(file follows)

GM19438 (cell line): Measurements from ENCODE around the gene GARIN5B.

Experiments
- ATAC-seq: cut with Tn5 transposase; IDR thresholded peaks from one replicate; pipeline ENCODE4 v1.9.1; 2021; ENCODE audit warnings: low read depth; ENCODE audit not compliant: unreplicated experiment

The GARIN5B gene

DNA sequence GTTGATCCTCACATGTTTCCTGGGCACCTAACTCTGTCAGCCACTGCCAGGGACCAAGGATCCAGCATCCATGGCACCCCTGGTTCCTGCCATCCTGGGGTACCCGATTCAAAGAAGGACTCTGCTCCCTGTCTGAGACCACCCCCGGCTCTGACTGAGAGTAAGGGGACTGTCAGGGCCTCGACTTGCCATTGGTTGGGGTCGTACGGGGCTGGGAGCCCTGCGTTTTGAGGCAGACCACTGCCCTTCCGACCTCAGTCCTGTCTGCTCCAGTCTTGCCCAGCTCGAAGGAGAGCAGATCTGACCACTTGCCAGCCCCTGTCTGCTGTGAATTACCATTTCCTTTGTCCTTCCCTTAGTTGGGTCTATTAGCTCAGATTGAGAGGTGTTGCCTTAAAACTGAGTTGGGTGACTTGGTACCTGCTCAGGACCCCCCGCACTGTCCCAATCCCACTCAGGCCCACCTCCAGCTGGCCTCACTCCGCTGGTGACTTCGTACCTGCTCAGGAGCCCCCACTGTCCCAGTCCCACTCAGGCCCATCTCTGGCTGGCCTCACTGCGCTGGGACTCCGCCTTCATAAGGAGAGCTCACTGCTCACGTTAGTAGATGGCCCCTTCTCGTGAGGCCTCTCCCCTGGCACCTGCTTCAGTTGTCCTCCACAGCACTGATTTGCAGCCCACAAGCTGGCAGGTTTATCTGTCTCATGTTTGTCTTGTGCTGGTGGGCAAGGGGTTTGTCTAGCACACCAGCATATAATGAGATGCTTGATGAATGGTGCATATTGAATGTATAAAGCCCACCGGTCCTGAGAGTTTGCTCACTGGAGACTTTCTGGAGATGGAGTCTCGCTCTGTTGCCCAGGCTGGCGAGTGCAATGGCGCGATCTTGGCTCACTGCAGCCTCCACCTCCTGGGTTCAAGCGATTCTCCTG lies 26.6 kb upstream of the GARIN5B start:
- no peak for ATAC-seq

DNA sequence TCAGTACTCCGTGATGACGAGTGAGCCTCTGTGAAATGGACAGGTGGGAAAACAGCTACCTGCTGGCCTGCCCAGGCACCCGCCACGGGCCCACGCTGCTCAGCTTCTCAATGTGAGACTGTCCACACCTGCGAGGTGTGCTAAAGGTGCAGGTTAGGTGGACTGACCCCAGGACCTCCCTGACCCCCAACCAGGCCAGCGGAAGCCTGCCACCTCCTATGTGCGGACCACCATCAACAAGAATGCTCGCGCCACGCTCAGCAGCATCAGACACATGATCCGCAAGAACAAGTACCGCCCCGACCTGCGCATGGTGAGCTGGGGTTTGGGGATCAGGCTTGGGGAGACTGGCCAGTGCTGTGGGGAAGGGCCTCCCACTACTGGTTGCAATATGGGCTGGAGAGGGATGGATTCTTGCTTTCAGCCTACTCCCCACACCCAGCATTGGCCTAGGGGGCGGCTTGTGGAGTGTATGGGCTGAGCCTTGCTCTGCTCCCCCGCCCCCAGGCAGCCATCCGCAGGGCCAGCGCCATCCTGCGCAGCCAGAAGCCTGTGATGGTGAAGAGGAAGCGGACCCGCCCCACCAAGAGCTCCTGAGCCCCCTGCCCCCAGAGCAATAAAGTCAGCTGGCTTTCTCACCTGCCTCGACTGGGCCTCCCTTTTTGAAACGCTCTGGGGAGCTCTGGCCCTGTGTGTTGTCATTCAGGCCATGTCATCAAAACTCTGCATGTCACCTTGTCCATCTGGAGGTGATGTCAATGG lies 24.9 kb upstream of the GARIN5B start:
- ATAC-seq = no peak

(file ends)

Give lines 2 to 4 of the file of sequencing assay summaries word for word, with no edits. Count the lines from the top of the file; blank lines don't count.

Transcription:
Experiments
- ATAC-seq: cut with Tn5 transposase; IDR thresholded peaks from one replicate; pipeline ENCODE4 v1.9.1; 2021; ENCODE audit warnings: low read depth; ENCODE audit not compliant: unreplicated experiment

The GARIN5B gene